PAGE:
Ind-Pak: Away from podium, a battle for pride
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The fact that more than half of India's population is under 25 explains why most young fans in the country associate the India-Pakistan rivalry in sport primarily with cricket. Having grown up in the 90s and 2000s, for a majority of them, it means agony of defeats in Sharjah and highs of wins in the World Cups.
But old timers, and those with a taste for history, will tell you that the two neighbours have had an equally fierce rivalry on the hockey field too. India and Pakistan, in the past, have fought for the game's biggest prizes: the Olympic gold, the Asian Games gold, World Cups. Which is why the 7-1 scoreline in 1982 weighed upon a generation's self-esteem as much as Aaqib Javed's hat-trick did on posterity's.
Today, both Indian and Pakistani hockey are a relic of their heyday. Between them they have finished last in the London Olympics and failed to qualify for the 2014 World Cup.
And at the ongoing Hockey Junior World Cup in New Delhi, their future looks equally uninspiring, too, as far as the results go, with both teams failing to make the quarters.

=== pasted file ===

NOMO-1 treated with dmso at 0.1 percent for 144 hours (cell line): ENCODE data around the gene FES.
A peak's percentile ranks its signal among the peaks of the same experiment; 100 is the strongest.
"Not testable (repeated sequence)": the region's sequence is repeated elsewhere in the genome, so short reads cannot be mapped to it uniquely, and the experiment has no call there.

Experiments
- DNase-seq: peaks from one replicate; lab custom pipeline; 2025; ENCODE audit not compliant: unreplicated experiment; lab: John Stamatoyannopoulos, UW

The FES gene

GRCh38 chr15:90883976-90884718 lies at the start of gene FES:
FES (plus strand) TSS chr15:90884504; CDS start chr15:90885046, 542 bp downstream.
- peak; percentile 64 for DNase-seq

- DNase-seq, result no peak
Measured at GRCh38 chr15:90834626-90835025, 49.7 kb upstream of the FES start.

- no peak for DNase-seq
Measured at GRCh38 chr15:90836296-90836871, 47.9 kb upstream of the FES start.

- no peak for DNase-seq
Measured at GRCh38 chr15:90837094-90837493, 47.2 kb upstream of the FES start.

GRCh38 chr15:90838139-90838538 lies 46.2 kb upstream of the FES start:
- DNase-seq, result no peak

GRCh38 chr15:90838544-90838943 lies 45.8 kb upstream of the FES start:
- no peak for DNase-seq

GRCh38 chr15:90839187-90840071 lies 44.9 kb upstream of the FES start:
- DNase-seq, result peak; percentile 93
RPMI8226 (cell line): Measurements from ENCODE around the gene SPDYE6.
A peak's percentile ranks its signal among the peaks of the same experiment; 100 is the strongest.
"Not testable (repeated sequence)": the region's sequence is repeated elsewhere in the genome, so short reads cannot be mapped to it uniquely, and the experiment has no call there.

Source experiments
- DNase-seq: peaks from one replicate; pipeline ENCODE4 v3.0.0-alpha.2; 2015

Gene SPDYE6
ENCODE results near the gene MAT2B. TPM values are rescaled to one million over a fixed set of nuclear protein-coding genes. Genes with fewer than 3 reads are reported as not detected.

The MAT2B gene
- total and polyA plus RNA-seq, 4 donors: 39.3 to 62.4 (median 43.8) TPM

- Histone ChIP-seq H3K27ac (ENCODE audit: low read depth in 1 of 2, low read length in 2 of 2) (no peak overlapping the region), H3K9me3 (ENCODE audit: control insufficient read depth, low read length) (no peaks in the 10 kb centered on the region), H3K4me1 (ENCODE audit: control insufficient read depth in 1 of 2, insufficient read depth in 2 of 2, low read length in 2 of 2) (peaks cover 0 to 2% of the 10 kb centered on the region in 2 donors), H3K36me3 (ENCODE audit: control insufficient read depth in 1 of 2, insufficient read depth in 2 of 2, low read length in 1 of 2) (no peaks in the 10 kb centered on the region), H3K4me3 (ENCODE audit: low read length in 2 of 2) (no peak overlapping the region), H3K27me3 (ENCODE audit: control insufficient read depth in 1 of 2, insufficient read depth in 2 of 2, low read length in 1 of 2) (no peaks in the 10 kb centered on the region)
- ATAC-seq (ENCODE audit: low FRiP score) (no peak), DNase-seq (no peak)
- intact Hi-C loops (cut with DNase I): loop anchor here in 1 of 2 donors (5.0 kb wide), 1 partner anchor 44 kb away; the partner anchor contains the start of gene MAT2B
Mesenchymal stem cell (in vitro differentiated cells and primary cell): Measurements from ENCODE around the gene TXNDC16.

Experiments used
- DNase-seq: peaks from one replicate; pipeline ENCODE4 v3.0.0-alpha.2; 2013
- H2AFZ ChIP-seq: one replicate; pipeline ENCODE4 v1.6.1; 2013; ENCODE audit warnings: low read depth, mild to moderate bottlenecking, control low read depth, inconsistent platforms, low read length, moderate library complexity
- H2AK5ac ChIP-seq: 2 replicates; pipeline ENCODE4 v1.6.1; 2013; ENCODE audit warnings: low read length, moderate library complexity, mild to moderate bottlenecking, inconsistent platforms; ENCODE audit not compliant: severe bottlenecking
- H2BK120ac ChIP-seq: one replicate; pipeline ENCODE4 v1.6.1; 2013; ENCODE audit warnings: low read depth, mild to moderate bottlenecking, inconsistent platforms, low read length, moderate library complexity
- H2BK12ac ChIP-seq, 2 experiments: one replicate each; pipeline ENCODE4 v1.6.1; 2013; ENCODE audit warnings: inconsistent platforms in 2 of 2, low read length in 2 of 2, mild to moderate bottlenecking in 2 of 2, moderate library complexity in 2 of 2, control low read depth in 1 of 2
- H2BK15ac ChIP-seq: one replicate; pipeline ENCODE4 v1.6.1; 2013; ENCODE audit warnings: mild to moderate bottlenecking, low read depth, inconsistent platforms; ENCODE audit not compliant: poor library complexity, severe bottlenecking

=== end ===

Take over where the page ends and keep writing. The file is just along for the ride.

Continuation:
Final before final
The drop in quality hasn't translated into a corresponding drop in intensity, however. And so, when the two teams play each other in a best of the rest classification match on Saturday, it will be a 'final' before Sunday's final for all practical purposes.
"India-Pakistan is always a big match irrespective of what the setting is," India's coach Gregg Clark said. He insisted that there wouldn't be pressure on the two teams because "of the fact that we are not in a medal position. But the traditional rivalry will be there...everybody will be focused on the big match."
Pressure, of course, will be there, but it will be on India, said Pakistan Under-21 coach Anjum Saeed. "It is their home ground, after all, and the expectations will be huge," said Saeed.
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